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Are UFO’s Observing RCMP Officers in NL?

Updated: Apr 7, 2022

UFO’s are no strangers to Newfoundland and Labrador. As a matter of fact, the UFOs (Unidentified Flying Objects) are quite frequent CFAs (Come from Aways). As early as the 1940’s and 50’s, flying saucers were reportedly seen by military officers over Goose Bay Air Force Base in Labrador.

In 2010, I was the media spokesperson for UFOs over Harbour Mille, when a local resident took pictures showing a thin object shooting into the air, with a tail of fire and smoke. My media line was: The RCMP has concluded it’s an unexplained sighting.

The UFOs seem to have taken a liking to RCMP members over the years and have tried to contact them, or maybe even abduct them, several times!

The most famous case was in Clarenville, Newfoundland in 1978. RCMP Constable Jim Blackwood was one of a dozen locals who witnessed a cigar-shaped aircraft hovering over the water between Clarenville and Random Island. It was first reported by locals and when Blackwood arrived in a patrol car, the UFO was still there and very visible. Cst. Blackwood turned on the police lights on top of the cruiser and the UFO mimicked the flashing lights. Blackwood did numerous media interviews after the sighting with the blessing of his supervisors. He claimed the UFO stayed in the area for about an hour and a half then it took off like a shooting star and disappeared into the sky.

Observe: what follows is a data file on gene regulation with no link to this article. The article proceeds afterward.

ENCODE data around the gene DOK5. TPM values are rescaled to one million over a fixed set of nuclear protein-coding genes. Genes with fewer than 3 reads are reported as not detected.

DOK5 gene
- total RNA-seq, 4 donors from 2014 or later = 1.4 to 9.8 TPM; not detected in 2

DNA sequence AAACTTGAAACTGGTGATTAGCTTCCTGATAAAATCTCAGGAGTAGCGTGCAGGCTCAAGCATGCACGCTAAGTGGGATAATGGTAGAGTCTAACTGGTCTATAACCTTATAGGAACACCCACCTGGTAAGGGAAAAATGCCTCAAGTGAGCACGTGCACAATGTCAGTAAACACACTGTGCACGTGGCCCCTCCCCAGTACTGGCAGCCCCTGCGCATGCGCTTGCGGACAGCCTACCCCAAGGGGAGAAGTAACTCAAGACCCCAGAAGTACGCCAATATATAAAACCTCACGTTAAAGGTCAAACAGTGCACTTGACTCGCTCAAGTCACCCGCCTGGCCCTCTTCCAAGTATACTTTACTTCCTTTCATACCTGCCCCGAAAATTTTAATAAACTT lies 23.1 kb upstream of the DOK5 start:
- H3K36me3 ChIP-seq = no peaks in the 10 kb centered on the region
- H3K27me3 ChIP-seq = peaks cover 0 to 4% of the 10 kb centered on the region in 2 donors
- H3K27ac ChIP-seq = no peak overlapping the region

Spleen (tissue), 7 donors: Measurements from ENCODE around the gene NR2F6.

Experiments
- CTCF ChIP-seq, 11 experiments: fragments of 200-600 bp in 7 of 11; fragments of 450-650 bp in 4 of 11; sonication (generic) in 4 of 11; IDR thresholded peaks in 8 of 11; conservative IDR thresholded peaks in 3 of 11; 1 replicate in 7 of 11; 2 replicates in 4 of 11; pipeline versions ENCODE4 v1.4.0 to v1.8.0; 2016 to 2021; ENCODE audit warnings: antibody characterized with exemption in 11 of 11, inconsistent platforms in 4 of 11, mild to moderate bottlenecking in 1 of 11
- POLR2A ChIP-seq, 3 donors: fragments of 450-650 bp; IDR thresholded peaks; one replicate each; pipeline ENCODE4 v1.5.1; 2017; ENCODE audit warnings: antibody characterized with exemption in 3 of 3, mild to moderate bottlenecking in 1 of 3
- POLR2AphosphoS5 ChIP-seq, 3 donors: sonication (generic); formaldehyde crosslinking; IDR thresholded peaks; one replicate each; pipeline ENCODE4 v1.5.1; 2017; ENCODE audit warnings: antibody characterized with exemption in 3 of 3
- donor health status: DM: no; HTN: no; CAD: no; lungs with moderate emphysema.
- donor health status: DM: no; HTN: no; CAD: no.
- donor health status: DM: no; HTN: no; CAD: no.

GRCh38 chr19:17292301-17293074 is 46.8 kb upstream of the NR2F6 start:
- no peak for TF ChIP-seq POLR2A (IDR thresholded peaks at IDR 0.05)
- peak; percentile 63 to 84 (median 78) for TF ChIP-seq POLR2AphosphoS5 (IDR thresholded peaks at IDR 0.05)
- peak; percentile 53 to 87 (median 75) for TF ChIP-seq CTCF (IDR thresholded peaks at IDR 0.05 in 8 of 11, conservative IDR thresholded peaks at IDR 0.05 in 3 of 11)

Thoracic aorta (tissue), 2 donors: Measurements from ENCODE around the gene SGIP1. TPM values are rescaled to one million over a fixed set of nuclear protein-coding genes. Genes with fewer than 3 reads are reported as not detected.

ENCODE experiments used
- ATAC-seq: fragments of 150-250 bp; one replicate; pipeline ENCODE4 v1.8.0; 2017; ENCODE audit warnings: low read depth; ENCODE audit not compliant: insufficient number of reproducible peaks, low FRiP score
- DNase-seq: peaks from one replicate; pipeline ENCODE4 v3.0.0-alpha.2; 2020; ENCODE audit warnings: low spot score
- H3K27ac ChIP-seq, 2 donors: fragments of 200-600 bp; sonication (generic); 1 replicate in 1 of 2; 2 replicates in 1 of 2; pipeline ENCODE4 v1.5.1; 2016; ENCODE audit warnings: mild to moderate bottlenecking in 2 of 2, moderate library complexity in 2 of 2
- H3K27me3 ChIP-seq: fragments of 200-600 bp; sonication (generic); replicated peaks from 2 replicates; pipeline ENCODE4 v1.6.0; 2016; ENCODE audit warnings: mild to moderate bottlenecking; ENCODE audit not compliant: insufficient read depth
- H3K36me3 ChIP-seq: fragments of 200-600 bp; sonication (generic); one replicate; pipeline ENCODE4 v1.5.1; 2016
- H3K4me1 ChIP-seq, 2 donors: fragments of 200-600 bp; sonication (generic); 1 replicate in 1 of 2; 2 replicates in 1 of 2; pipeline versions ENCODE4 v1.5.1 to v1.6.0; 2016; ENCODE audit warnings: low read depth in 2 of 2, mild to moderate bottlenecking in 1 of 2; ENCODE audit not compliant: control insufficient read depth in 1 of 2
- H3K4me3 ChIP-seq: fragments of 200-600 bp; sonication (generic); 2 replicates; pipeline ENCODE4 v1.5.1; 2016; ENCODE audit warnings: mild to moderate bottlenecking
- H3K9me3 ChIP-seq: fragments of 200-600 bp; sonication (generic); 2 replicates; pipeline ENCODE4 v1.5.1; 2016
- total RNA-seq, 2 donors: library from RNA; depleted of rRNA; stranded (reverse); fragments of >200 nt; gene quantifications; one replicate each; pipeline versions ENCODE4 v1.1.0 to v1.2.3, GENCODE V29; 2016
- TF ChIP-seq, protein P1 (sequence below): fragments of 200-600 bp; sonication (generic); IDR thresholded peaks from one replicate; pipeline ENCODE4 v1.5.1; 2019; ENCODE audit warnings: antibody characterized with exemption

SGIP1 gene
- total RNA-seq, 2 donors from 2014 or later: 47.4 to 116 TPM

Eight years before Cst. Blackwood’s experience, another unpublished and lesser known incident took place. This one went unreported until now!

In 1970, two more RCMP officers had an encounter of the UFO kind.

Constables Bob MacKinnon and Greg Savicky were on patrol in the Torbay- Logy Bay – Middle Cove – Outer Cove areas in the Spring of 1970. MacKinnon was twenty-five-years-old at the time with five years service and, twenty-year-old Savicky was the junior officer with just two years service.

It was around two a.m. and they had just finished at an incident in Torbay. After leaving, they decided to pull the police car over into a layover parking area just before Middle Cove Beach to write up some notes regarding the incident while it was still fresh in their minds.

While the two sat scribbling in their notebooks a very bright white light that lit up the whole sky came over the car at not more than 20 feet.

(In picture: Constable Greg Savicky)

“We were sitting in the patrol car writing up reports when something caught my eye,” remembers retired Staff Sergeant Bob MacKinnon. “I looked up and asked myself, ‘What is that?’ and then I didn’t say anything for a couple of minutes because I wanted to see if Greg could see it.”

MacKinnon continued, “After a few minutes, Greg asked, ‘Do you see what I see?’”

“Yes, I do,” answered MacKinnon.

“We had no idea what it was, so for fun we put on the red light and the bright white light changed to red,” Retired Corporal Savicky recalled. In the 1970s, police cars had the old fashioned ‘cherry on top’ light. “We flashed our headlights at it, and it flashed its light back to us.”

Both Savicky and MacKinnon remember being calm and mesmerized by the light but not afraid in any way. “We didn’t see anything that was threatening to us,” admits MacKinnon